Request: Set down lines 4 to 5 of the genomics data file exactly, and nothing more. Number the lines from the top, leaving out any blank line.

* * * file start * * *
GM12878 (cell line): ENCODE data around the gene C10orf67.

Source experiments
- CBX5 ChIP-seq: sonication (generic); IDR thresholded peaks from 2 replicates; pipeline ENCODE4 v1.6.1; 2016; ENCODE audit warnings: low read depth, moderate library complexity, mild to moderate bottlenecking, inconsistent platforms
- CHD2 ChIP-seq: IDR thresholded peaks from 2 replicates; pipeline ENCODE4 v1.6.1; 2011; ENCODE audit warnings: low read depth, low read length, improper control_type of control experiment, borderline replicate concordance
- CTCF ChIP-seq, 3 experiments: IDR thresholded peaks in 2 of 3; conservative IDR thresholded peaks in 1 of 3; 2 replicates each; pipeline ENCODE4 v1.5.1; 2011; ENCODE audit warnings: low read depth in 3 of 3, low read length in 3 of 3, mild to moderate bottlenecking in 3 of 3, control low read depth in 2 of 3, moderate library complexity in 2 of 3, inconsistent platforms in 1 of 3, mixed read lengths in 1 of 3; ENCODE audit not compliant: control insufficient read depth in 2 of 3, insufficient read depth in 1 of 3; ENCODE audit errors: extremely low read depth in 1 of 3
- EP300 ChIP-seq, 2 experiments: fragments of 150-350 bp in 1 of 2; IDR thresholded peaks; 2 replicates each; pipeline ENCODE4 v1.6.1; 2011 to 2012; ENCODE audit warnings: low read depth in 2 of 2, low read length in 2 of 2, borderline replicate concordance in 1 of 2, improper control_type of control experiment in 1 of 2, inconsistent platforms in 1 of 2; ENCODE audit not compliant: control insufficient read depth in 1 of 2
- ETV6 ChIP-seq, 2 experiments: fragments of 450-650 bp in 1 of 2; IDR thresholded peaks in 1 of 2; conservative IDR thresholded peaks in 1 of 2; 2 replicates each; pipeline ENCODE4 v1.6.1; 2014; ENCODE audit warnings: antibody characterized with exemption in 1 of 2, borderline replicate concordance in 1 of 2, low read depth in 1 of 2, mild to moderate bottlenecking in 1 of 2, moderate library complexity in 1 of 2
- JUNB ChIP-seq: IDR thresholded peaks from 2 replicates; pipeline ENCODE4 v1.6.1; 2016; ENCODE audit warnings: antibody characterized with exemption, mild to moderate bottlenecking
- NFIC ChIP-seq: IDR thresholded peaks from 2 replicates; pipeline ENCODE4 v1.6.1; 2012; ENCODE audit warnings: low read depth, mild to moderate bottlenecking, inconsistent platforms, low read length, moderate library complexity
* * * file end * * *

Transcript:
- CHD2 ChIP-seq: IDR thresholded peaks from 2 replicates; pipeline ENCODE4 v1.6.1; 2011; ENCODE audit warnings: low read depth, low read length, improper control_type of control experiment, borderline replicate concordance
- CTCF ChIP-seq, 3 experiments: IDR thresholded peaks in 2 of 3; conservative IDR thresholded peaks in 1 of 3; 2 replicates each; pipeline ENCODE4 v1.5.1; 2011; ENCODE audit warnings: low read depth in 3 of 3, low read length in 3 of 3, mild to moderate bottlenecking in 3 of 3, control low read depth in 2 of 3, moderate library complexity in 2 of 3, inconsistent platforms in 1 of 3, mixed read lengths in 1 of 3; ENCODE audit not compliant: control insufficient read depth in 2 of 3, insufficient read depth in 1 of 3; ENCODE audit errors: extremely low read depth in 1 of 3